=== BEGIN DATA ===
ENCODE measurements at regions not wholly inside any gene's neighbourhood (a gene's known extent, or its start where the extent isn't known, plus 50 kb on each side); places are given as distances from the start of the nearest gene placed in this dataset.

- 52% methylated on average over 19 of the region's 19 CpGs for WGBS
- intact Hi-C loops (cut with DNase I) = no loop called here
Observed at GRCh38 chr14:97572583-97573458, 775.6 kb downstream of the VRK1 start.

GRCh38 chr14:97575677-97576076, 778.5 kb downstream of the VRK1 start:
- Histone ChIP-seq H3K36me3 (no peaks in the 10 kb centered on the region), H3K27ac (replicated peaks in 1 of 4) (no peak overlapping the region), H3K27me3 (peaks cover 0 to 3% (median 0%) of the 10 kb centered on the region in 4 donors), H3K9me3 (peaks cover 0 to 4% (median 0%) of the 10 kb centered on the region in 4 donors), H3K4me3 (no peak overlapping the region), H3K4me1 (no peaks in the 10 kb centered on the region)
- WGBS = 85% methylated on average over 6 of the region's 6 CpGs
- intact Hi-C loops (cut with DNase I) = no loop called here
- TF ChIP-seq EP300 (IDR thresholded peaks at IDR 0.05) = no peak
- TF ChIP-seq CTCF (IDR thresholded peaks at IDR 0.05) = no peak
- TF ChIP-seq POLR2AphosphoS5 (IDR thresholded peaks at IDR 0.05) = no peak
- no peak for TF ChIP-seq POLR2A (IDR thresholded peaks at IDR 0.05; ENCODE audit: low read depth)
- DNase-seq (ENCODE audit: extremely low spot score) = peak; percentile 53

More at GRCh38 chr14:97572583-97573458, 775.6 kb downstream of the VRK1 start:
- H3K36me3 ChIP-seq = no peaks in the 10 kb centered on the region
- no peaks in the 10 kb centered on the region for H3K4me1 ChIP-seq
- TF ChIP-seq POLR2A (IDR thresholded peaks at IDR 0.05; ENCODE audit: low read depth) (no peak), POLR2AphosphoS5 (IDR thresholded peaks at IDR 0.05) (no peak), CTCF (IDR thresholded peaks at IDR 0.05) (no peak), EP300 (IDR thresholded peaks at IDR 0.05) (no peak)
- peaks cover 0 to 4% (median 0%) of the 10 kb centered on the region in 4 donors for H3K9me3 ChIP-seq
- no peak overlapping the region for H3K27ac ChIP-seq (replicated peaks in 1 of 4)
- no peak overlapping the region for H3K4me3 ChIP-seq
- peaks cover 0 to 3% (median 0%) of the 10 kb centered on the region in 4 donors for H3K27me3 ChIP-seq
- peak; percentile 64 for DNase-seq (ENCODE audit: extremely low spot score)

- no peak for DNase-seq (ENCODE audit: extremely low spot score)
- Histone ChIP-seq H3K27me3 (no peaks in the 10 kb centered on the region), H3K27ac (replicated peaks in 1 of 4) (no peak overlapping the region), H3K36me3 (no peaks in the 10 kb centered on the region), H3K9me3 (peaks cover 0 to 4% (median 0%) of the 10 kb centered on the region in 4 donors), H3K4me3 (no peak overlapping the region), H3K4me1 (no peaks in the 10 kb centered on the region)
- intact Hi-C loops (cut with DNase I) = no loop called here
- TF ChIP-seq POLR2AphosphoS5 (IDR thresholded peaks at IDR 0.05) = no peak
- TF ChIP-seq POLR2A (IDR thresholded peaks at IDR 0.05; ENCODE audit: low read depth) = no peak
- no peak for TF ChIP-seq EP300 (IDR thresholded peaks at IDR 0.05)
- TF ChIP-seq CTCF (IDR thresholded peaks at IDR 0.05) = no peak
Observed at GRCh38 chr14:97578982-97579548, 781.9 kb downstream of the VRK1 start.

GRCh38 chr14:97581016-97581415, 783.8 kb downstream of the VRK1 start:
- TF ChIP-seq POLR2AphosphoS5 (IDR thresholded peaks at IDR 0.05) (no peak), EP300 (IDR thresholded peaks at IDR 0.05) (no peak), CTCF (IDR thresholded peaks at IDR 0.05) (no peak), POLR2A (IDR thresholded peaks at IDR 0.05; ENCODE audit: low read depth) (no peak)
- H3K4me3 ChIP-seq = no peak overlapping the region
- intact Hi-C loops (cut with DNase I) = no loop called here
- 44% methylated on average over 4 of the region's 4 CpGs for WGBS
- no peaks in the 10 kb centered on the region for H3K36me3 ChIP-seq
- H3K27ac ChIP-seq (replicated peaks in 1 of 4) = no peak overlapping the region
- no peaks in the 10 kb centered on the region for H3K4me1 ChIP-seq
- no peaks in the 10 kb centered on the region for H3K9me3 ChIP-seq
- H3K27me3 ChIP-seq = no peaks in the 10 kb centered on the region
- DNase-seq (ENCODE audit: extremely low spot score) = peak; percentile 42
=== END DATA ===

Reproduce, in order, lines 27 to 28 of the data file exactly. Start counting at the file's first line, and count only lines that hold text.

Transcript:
- TF ChIP-seq POLR2A (IDR thresholded peaks at IDR 0.05; ENCODE audit: low read depth) = no peak
- no peak for TF ChIP-seq EP300 (IDR thresholded peaks at IDR 0.05)